Hanni El Khatib Meets Dan Auerbach – Part Three
This is the third and final installment discussing Hanni El Khatib’s new album, the influence of Dan Auerbach on it and the wonders of live music. If you need to catch up, check out parts one and two.
by Mat Weir
Khatib was the first on stage, strutting his Greaser look—which looked out of place surrounded by his new band made up of long-haired hippies—said, “Hello” and blasted into the first two songs off the new album: “Head in the Dirt” and “Family.” The bassist more than made up for the electro-dance beat on the recording of the title track and dropped a thunderstorm of rhythm upon the audience that I wasn’t ready for.
With “Family,” Khatib sped up the tempo and continued the show with twice the speed of the album, breathing new life into each track. On songs like “Nobody Move” (an homage to ’77 rock, about armed robbery, complete with reggae beat and a punk chorus) and “Sinking in the Sand,” each band member would terrorize the music, pounding out each note with such ferocity I couldn’t believe they were the same songs I had listened to earlier. These tracks were fresh with rage and Khatib tore through each like a rabid caracal on his first blood high, straight for the jugular with lust in his eyes.
Eighty-five percent of his set was from Head in the Dirt, but the songs he chose to play off Guns were all on my bucket list. “Build. Destroy. Rebuild.” was on my soundtrack last year during a horrible period in my life and I screamed the lyrics so loudly by the time he played “Fuck it, You Win” I could only rasp out the chorus.
Khatib, on the other hand, was screaming to the gods of breakups and heartache, sacrificing himself so that others may learn and live. 50’s bubblegum diddy, “Dead Wrong” filled the ether with a serenade of doo-woppy “Waaaa-oooooo-oo-oooo” and he couldn’t pass up ending the Gun revisit with “Garbage City,” his declaration of love for San Francisco.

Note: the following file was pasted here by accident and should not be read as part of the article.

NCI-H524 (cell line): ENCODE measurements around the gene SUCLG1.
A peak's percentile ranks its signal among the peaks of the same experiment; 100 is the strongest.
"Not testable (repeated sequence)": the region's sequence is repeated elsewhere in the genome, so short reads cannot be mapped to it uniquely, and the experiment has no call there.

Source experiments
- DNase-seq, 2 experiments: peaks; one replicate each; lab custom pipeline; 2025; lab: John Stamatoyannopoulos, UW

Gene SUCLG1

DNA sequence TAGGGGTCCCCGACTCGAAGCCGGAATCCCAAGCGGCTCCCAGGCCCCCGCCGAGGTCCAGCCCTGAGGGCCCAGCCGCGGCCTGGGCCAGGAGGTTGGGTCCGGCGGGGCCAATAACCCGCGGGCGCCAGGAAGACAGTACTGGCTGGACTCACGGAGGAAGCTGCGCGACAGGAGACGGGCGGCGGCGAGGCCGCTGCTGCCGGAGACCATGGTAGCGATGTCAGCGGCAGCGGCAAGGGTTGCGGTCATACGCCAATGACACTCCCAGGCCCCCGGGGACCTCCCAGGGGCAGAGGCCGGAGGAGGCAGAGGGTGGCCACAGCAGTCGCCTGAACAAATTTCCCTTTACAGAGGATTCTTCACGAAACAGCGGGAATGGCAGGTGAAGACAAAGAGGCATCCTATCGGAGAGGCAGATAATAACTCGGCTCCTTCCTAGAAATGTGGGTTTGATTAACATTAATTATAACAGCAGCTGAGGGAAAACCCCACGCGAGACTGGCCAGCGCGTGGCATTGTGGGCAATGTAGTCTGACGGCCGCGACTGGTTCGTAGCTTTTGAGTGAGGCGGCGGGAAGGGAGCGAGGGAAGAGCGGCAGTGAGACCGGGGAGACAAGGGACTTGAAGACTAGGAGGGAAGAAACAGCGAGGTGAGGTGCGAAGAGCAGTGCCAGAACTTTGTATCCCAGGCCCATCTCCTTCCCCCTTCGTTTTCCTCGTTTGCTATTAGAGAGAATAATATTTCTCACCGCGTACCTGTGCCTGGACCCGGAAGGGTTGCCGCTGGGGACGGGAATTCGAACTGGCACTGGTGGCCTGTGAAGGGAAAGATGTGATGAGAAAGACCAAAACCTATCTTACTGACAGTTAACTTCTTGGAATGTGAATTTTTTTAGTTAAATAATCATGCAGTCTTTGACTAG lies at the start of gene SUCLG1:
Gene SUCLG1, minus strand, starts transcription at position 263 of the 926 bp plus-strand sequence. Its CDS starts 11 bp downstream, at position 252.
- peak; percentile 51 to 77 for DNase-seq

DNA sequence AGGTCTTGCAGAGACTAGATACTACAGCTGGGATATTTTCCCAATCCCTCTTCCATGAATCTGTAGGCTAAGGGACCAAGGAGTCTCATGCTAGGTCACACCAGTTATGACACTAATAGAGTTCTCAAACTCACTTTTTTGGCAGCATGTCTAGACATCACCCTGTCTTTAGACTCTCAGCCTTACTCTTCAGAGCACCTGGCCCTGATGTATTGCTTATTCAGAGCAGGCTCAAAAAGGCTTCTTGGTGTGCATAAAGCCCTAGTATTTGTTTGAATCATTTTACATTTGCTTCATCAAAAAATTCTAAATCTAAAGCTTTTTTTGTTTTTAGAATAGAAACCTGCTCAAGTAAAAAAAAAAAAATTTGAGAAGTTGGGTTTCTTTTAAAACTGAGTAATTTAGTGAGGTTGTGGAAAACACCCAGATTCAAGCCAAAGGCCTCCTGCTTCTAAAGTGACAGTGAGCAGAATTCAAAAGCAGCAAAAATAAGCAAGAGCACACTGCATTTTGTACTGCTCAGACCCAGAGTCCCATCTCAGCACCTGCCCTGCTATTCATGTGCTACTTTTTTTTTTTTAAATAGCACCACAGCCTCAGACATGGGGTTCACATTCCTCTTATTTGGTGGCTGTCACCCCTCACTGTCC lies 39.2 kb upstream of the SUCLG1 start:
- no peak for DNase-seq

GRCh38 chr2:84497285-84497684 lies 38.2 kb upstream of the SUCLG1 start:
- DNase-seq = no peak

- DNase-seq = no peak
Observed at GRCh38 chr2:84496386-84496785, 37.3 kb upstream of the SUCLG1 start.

Half-way through The Black Angels’ set, when I was trying to figure out where my hallucinations were coming from (remember kids: 2 days of no sleep + weed + psychedelic music = cheap fun!) I passed the joint to my friend, Chelsea—so lost in spacey drone of the band she burned her hand on the marijuana embers without notice. The herbal incense danced around the Fillmore’s alter when I realized this really is what it’s all about.
Live shows are just a metaphor for life: you have to be there to experience it. No recording, book, picture, movie or video game can ever give you the thirst of life. If you don’t go out and DO, you’ll never have the grit of satisfaction under your nails. Life becomes entertainment instead of action, and one’s essence is suffocated underneath the greasy production. Actions baptize us with the fire of living, which burns away the fake bullshit of the world to reveal a raw, fleshy truth–scared and wild, free to run amok and deranged enough to tear apart anyone who tries to stifle it again. I was baptized in this fire, and no longer can I keep my head in the dirt about this record. Instead, I’ll just play it at full volume and anxiously wait for the next congregation with a toothy grin.